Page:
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Stories about breaking the law!

On The Need For Hazard Pay, Part 29

, , , | Legal | May 13, 2022

When I was a teenager, I delivered pizzas. I was relatively affluent for a teenager; I had my own car, my own cellphone, and a GPS device. 

I don’t know if all pizza places do it this way, but for the one I worked for, we were required to deliver in our own car. They had their own GPS devices, but mine was nicer and not crusted in gunk. Still, I was required to take the work GPS with me when working.

Generally, the way it went was that I would load up the back of my car with pizzas, make sure that the lighted topper was secure, and I’d take off.

One day, I got into an accident. I was driving through an intersection when a beast of a car — dark and black with a chrome grill — slammed into the passenger side of mine.

Thankfully, it was turning, so instead of simply ending me then and there, it tore along the side of mine, pushing my car onto two tires. Then, it sped off in the direction I had been going, taking my passenger side door with it.

Honestly, I don’t remember if I had the green or if I had accelerated into a yellow; the impact shook me up pretty badly. It might have been partly my fault.

Regardless, after the accident, I sat in my car shaking for a while. I had the presence of mind, barely, to write the licence plate number on one of the receipts with me with the pen I had.

Then, I called my boss, got his answering machine, and left a message.

Me: “Hey, I just got into a car accident. I don’t think I can get these pizzas to their destinations in a timely fashion; in fact, I think that they’re all unsaleable. You’re going to have to remake them and get [Other Driver] to deliver them. I’ll try to take the bus back to work. Thanks, bye.”

Then, I unbuckled myself, climbed into the wreckage of the back of my car, and opened the pizza boxes. The pizzas were a mess. I was shaken up.

I started eating them. I also started sucking coke out of a two-litre that was leaking in the back. I’m not sure if I wanted to hydrate or if I somehow thought that this would stop it from ruining the backseat of my car.

Well, it turns out that my boss was rather worried by my dazed-sounding phone message. He got my location from the work GPS and sent an ambulance and police car to me.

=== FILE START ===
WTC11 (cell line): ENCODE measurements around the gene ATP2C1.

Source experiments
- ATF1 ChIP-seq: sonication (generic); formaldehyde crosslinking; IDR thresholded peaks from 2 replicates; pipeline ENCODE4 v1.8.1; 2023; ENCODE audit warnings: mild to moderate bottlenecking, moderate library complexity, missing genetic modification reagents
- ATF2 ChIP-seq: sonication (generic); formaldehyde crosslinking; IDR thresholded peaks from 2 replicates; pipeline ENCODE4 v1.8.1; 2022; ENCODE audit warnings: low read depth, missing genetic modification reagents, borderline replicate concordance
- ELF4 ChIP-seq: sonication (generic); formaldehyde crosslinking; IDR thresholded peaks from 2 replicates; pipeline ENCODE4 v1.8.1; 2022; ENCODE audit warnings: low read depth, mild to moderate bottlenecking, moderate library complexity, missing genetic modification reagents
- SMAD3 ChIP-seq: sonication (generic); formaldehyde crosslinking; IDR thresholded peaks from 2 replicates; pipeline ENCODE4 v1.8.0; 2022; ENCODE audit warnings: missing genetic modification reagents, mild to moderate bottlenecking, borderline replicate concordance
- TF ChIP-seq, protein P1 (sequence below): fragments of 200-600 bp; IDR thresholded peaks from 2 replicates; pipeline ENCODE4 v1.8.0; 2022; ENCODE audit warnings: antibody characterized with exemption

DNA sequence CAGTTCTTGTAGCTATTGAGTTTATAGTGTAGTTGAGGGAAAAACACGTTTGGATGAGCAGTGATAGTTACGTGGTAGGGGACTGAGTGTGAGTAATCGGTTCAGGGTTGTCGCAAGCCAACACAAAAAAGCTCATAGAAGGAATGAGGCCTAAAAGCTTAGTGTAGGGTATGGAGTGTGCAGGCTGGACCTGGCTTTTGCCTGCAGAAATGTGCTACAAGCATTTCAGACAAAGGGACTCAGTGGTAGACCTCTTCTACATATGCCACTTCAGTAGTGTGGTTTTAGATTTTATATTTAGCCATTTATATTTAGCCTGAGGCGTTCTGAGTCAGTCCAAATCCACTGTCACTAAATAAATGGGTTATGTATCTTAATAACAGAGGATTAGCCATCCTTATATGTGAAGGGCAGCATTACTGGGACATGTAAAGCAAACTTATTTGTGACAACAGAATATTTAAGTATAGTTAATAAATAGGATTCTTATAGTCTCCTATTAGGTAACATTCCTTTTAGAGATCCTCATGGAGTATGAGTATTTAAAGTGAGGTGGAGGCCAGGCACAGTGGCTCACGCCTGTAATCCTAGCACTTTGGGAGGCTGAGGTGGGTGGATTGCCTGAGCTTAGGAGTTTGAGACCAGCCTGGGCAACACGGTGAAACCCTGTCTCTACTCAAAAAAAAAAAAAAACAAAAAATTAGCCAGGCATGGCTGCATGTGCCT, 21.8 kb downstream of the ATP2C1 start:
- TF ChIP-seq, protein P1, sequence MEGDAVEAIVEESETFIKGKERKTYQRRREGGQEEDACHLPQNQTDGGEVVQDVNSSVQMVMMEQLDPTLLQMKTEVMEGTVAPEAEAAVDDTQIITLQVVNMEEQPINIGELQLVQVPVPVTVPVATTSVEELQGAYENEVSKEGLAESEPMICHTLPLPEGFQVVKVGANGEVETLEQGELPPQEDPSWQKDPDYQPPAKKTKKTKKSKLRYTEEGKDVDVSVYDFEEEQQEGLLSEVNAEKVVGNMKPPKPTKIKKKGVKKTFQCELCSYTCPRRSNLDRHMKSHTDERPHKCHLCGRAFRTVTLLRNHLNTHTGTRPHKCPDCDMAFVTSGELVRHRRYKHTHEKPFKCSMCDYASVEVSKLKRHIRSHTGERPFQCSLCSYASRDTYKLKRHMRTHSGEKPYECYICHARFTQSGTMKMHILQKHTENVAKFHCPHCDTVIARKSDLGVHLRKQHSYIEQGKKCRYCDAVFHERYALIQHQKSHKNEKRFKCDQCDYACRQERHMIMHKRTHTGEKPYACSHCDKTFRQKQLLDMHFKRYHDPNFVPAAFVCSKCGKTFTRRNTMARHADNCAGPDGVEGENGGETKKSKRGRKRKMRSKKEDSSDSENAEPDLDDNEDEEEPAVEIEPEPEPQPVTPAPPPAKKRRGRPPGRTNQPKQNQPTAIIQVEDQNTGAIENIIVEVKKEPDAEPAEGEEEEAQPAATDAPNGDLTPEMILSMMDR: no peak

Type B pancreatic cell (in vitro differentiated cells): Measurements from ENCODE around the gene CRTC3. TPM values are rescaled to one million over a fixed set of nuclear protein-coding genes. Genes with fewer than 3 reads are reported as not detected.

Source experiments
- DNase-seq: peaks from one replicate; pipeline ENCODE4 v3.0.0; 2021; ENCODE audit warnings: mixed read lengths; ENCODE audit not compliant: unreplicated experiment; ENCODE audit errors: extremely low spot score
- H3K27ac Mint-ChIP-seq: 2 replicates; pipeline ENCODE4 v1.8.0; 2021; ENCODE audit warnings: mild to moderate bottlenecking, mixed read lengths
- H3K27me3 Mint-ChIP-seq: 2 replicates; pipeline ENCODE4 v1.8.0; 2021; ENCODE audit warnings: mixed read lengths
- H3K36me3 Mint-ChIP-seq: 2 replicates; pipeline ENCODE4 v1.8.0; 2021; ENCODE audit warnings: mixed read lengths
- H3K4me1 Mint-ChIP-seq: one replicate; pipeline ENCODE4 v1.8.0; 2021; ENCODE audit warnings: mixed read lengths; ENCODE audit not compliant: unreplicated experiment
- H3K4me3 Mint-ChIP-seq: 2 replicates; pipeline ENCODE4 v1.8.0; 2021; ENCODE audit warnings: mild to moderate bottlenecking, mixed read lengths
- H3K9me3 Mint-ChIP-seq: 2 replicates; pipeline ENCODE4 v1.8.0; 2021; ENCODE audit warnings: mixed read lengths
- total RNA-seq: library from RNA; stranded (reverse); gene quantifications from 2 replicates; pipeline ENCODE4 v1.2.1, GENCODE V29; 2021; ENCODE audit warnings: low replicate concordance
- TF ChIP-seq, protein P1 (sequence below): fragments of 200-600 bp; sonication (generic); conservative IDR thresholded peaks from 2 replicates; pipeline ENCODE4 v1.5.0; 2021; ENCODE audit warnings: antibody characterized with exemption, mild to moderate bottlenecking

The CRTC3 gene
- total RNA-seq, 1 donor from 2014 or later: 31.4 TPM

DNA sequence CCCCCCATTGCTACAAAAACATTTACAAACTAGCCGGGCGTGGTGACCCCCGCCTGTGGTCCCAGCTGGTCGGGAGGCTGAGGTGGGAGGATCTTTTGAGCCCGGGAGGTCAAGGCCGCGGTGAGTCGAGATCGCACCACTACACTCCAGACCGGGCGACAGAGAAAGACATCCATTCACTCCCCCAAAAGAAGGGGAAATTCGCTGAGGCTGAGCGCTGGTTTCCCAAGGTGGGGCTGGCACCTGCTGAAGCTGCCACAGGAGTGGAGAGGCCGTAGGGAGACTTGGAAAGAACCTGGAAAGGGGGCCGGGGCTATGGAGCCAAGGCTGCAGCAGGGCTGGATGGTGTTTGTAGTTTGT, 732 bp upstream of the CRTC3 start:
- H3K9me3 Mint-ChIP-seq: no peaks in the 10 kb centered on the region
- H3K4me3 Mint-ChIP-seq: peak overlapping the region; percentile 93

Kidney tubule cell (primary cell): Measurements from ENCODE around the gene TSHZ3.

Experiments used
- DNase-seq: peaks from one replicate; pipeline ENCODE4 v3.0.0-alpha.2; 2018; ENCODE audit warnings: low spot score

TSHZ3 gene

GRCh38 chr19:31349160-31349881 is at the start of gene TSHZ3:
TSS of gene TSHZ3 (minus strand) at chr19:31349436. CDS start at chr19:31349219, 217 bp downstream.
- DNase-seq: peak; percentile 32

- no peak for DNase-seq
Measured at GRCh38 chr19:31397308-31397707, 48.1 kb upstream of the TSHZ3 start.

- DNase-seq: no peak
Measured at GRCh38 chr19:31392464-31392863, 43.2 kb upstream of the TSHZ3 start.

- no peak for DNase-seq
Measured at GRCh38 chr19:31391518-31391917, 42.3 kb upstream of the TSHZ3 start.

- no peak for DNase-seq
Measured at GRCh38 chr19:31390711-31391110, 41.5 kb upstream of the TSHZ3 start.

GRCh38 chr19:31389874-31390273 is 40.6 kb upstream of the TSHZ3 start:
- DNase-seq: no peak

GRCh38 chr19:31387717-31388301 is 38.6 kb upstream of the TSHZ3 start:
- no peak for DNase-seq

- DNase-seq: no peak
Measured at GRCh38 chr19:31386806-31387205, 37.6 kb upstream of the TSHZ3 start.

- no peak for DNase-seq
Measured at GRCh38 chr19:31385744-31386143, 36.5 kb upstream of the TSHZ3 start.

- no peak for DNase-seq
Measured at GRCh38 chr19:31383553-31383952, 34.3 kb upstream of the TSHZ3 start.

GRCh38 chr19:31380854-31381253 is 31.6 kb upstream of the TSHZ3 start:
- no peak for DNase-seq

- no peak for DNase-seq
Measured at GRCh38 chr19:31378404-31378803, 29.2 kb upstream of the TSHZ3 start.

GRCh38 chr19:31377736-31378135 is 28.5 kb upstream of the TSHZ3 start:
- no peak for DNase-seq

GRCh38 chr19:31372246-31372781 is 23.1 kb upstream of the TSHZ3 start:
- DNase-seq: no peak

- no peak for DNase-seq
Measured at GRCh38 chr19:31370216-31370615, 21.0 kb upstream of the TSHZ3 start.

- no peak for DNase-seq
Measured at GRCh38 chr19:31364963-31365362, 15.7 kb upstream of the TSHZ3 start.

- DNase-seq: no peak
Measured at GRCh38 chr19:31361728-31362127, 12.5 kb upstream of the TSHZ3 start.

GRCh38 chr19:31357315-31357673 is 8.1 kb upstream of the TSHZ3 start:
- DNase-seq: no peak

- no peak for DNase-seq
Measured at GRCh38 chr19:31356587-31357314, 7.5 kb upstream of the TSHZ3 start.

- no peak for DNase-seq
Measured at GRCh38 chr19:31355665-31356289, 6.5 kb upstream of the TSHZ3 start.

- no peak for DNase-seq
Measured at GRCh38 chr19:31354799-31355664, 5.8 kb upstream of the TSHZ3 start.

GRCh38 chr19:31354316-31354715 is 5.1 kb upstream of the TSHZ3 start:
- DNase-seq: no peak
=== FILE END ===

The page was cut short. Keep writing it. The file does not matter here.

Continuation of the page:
They found me in the back of my car covered in pizza gunk and sticky soda. The EMS initially thought that the mix of cheese and tomato sauce was gore. Then, the police thought that I was stealing the pizzas and that the driver of the car was trying to take the bus back to work.

The police wound up calling my boss to confirm my identity. He tore them a new one. We’re both black, and he thought that the police were being racist. He even got their badge numbers and made an official complaint.

Anyway, EMS eventually took me to the hospital to get looked at, and at some point during the ambulance ride, I passed out. When I woke up, I was being transferred to a hospital gurney. I tried to tell them I didn’t need it, but they wouldn’t let me stand up to prove I could walk.

Eventually, the whole crew from work arrived at the hospital to check up on me. The boss had said, “No more orders,” delivered the ones left, closed shop (though he was still paying everyone) and, between him and [Other Driver], drove everyone to the hospital to see me.

[Other Driver] told me a funny thing. There was a badly damaged car in the parking lot of the apartment he had delivered one of my pizzas to. Black with chrome grill. He’d thought, haha, wouldn’t it be a funny coincidence if it was the same one that hit me?

He had written down the licence plate number. I had him get my pants out of the cubby and we pulled the pizza- and soda-stained receipt from my pocket. We stared at the barely-legible numbers I had scribbled onto the receipt.